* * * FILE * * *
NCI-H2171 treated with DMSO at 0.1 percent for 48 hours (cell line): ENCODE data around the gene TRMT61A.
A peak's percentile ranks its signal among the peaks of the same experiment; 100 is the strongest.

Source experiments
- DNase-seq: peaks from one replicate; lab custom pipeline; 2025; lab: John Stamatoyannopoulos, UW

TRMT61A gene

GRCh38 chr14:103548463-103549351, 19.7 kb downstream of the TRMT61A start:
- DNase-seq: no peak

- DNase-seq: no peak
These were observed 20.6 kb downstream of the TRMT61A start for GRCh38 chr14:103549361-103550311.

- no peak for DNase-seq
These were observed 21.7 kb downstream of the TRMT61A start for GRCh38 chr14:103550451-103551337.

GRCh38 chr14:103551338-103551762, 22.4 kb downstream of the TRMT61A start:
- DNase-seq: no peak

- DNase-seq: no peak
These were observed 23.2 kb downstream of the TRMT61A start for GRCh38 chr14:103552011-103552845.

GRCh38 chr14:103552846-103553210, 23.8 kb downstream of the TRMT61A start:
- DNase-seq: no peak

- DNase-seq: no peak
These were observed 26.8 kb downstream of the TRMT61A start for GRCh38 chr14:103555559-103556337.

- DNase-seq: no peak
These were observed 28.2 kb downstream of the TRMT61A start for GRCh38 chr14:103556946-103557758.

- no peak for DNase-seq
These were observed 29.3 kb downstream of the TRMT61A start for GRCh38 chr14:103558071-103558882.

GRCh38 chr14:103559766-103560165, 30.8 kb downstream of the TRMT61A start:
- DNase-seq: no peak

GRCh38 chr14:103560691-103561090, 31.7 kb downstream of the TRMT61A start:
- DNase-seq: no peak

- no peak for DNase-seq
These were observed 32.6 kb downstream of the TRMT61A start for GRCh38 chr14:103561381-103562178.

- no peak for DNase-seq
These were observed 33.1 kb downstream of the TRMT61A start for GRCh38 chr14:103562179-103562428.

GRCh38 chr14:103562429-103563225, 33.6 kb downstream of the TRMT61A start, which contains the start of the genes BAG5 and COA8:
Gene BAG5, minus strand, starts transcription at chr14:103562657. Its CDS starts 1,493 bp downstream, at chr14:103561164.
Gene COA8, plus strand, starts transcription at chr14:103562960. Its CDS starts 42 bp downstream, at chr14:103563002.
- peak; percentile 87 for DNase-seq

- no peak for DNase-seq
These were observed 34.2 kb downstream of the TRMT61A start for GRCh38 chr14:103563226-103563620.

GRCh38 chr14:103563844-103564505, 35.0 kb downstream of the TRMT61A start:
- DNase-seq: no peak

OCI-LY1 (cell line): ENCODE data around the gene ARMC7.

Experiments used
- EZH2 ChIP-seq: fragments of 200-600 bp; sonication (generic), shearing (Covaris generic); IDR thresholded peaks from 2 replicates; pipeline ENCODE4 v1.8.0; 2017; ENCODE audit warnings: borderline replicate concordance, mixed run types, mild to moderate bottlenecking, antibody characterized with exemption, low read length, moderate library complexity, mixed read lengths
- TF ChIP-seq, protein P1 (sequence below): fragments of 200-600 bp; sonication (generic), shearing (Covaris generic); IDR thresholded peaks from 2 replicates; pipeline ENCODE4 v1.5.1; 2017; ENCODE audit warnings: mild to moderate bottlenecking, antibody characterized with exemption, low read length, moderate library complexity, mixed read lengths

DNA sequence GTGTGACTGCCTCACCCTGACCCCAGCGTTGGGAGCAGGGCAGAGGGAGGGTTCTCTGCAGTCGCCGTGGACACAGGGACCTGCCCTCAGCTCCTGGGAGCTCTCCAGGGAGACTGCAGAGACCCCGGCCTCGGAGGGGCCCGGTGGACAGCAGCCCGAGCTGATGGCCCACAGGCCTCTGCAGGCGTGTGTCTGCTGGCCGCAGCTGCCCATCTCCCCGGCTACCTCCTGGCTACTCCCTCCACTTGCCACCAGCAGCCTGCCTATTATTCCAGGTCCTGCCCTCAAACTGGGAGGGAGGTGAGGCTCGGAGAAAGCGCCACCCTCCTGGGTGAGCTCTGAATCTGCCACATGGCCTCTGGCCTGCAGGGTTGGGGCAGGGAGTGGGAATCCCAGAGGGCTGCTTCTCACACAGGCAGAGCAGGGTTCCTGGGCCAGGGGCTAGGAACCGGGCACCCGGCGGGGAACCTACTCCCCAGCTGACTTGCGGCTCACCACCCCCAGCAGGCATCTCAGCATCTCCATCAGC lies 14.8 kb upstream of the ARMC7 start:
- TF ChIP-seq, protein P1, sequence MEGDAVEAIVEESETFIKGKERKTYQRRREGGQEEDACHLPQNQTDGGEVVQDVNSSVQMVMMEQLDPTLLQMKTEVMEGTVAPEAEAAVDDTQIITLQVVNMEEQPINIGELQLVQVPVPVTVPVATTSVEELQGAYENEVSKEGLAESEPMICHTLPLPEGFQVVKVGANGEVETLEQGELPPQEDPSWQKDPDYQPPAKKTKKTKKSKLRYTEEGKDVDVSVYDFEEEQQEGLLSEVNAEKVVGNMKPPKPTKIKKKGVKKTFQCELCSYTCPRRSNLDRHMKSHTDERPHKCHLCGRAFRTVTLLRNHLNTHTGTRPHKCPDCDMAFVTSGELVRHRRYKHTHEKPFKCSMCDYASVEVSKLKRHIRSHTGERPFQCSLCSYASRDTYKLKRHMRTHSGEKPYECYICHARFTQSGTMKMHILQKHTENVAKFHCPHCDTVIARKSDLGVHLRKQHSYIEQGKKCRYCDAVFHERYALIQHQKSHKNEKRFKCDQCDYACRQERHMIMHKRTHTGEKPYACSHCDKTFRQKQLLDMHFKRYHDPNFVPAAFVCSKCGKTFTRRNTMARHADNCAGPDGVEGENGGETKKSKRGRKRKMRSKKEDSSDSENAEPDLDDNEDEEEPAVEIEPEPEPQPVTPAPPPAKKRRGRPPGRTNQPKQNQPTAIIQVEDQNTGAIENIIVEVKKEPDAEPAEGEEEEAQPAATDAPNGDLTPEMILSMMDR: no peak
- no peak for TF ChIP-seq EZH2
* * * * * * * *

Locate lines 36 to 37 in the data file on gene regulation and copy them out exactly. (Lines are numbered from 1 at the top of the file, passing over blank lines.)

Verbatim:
- no peak for DNase-seq
These were observed 34.2 kb downstream of the TRMT61A start for GRCh38 chr14:103563226-103563620.